LOWNDES COUNTY, Ga. (WTXL) — Problems at the polls in Georgia, from long lines to technology malfunctions, had some voters waiting for hours to cast their ballots.
Now, an investigation has been launched into some Georgia counties.
COVID-19 safety precautions added to the delays in some counties, like Lowndes which saw a steady flow of people throughout the day.
A video from the Board of Elections in Lowndes County shows at their rush hour the polls were packed, even in the middle of a pandemic.
People in Georgia like David Northcut made their way out to vote Tuesday.
"I'm pleased to see all the people out," said Northcut.
After the March primary had to be rescheduled because of COVID-19, the amount of people in line was shocking to see in the middle of a pandemic.
"When we first pulled up cars were on both sides of the road," Northcut said.
That high turn out turned into long lines in DeKalb and Fulton Counties because of problems with the state's new touchscreen voting equipment. Tuesday was the first day it was used state-wide.
Statewide Voting Implementaion manager Gabriel Sterling releasing a statement saying poll workers in Dekalb were not trained appropriately.
Fulton County kept polls open late, until 9 p.m., because of the same issues.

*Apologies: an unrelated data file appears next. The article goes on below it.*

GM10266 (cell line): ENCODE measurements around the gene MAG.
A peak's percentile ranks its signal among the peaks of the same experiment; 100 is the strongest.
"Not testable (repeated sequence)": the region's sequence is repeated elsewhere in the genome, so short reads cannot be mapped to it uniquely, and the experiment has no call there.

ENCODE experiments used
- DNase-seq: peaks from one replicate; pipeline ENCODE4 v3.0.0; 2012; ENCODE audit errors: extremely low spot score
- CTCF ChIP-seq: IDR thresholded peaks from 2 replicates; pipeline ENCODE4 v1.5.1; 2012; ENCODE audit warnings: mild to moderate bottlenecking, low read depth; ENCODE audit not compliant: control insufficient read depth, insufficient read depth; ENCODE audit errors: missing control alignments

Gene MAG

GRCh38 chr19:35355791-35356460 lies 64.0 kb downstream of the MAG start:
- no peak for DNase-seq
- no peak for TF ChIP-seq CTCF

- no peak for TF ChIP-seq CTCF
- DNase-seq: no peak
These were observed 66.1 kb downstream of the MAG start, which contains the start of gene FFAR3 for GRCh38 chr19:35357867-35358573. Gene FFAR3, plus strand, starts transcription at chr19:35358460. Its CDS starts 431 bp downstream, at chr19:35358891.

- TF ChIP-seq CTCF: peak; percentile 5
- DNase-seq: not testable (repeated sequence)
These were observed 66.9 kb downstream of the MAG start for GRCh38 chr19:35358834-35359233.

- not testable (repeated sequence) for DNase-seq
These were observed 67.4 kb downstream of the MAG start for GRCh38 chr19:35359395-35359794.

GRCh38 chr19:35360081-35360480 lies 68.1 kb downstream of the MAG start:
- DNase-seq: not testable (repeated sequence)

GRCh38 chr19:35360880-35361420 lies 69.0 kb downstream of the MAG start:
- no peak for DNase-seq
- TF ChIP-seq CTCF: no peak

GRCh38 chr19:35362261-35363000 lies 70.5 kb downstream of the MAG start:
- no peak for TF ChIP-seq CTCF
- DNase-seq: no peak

They issued a tweet, saying:
At the request of the Fulton County Department of Registration & Elections, the Superior Court of Fulton County has issued an order extending voting hours today until 9 p.m. at ALL voting site locations. Any voter in line at that time will be allowed to vote.
In some counties things ran smoothly, with Thomas and Decatur Counties reporting no major issues.
This election also saw a record breaking number of mail-in ballots in Georgia, over one million registered voters requested one.
"We've scanned in over 7,000 ballots," said Debbie Cox, the Lowndes County supervisor of elections.
Safety was a top priority at all the state's polling locations.
"They did take a lot of precautionary measures, such as giving me a pen," said Jalen Smith, who voted in person in Lowndes County. "I was able to keep that pen so that pen didn't circulate from hand to hand. When I went into the voting room, they offered me gloves and a mask to use when picking my choices, as well as workers practicing social distancing."
As we wait for the ballots to be tallied for Georgia's 2020 Primary Election officials wait to see just how many Georgians turned out, despite the challenges to make their voices heard.
"Looking at four years ago, the last two primaries we had a 15 percent turnout and a 30 percent turnout," Cox said. "So it will be interesting to see what this one is."